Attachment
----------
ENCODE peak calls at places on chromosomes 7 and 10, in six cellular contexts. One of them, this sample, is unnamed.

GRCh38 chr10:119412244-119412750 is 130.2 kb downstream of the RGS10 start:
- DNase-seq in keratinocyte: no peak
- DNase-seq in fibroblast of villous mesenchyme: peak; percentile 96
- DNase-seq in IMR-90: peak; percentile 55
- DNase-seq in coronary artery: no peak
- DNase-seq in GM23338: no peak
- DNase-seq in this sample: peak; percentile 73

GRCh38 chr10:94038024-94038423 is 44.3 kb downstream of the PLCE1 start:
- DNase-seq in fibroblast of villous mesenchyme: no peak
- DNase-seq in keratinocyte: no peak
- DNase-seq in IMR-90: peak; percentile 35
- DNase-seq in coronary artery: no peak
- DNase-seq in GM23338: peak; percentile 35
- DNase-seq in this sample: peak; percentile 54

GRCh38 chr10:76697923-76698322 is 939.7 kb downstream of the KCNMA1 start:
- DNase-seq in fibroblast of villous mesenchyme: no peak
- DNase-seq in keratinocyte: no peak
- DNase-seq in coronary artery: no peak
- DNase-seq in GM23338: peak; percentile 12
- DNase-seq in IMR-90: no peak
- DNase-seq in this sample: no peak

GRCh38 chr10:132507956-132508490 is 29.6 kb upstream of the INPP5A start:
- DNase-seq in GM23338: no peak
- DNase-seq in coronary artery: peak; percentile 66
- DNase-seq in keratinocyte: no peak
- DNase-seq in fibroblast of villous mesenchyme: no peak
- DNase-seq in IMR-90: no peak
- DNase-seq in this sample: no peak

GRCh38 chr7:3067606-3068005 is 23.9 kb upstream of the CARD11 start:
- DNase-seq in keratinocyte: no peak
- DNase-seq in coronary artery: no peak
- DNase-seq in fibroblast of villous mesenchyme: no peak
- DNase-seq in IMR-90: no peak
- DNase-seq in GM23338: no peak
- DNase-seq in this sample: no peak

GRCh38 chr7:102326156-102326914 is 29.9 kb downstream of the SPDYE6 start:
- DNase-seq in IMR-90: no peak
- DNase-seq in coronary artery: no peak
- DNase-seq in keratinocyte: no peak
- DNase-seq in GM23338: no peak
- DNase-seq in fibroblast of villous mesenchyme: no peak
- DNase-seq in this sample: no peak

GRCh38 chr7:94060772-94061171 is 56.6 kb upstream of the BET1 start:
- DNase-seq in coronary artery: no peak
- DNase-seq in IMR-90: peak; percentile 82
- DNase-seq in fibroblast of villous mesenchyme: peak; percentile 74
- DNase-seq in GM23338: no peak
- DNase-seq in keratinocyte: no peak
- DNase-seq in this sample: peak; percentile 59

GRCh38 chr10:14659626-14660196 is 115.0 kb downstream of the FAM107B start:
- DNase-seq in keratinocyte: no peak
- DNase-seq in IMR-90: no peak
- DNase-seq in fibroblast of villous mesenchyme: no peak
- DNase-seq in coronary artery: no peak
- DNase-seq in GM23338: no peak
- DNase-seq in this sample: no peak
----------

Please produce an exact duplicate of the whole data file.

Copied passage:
ENCODE peak calls at places on chromosomes 7 and 10, in six cellular contexts. One of them, this sample, is unnamed.

GRCh38 chr10:119412244-119412750 is 130.2 kb downstream of the RGS10 start:
- DNase-seq in keratinocyte: no peak
- DNase-seq in fibroblast of villous mesenchyme: peak; percentile 96
- DNase-seq in IMR-90: peak; percentile 55
- DNase-seq in coronary artery: no peak
- DNase-seq in GM23338: no peak
- DNase-seq in this sample: peak; percentile 73

GRCh38 chr10:94038024-94038423 is 44.3 kb downstream of the PLCE1 start:
- DNase-seq in fibroblast of villous mesenchyme: no peak
- DNase-seq in keratinocyte: no peak
- DNase-seq in IMR-90: peak; percentile 35
- DNase-seq in coronary artery: no peak
- DNase-seq in GM23338: peak; percentile 35
- DNase-seq in this sample: peak; percentile 54

GRCh38 chr10:76697923-76698322 is 939.7 kb downstream of the KCNMA1 start:
- DNase-seq in fibroblast of villous mesenchyme: no peak
- DNase-seq in keratinocyte: no peak
- DNase-seq in coronary artery: no peak
- DNase-seq in GM23338: peak; percentile 12
- DNase-seq in IMR-90: no peak
- DNase-seq in this sample: no peak

GRCh38 chr10:132507956-132508490 is 29.6 kb upstream of the INPP5A start:
- DNase-seq in GM23338: no peak
- DNase-seq in coronary artery: peak; percentile 66
- DNase-seq in keratinocyte: no peak
- DNase-seq in fibroblast of villous mesenchyme: no peak
- DNase-seq in IMR-90: no peak
- DNase-seq in this sample: no peak

GRCh38 chr7:3067606-3068005 is 23.9 kb upstream of the CARD11 start:
- DNase-seq in keratinocyte: no peak
- DNase-seq in coronary artery: no peak
- DNase-seq in fibroblast of villous mesenchyme: no peak
- DNase-seq in IMR-90: no peak
- DNase-seq in GM23338: no peak
- DNase-seq in this sample: no peak

GRCh38 chr7:102326156-102326914 is 29.9 kb downstream of the SPDYE6 start:
- DNase-seq in IMR-90: no peak
- DNase-seq in coronary artery: no peak
- DNase-seq in keratinocyte: no peak
- DNase-seq in GM23338: no peak
- DNase-seq in fibroblast of villous mesenchyme: no peak
- DNase-seq in this sample: no peak

GRCh38 chr7:94060772-94061171 is 56.6 kb upstream of the BET1 start:
- DNase-seq in coronary artery: no peak
- DNase-seq in IMR-90: peak; percentile 82
- DNase-seq in fibroblast of villous mesenchyme: peak; percentile 74
- DNase-seq in GM23338: no peak
- DNase-seq in keratinocyte: no peak
- DNase-seq in this sample: peak; percentile 59

GRCh38 chr10:14659626-14660196 is 115.0 kb downstream of the FAM107B start:
- DNase-seq in keratinocyte: no peak
- DNase-seq in IMR-90: no peak
- DNase-seq in fibroblast of villous mesenchyme: no peak
- DNase-seq in coronary artery: no peak
- DNase-seq in GM23338: no peak
- DNase-seq in this sample: no peak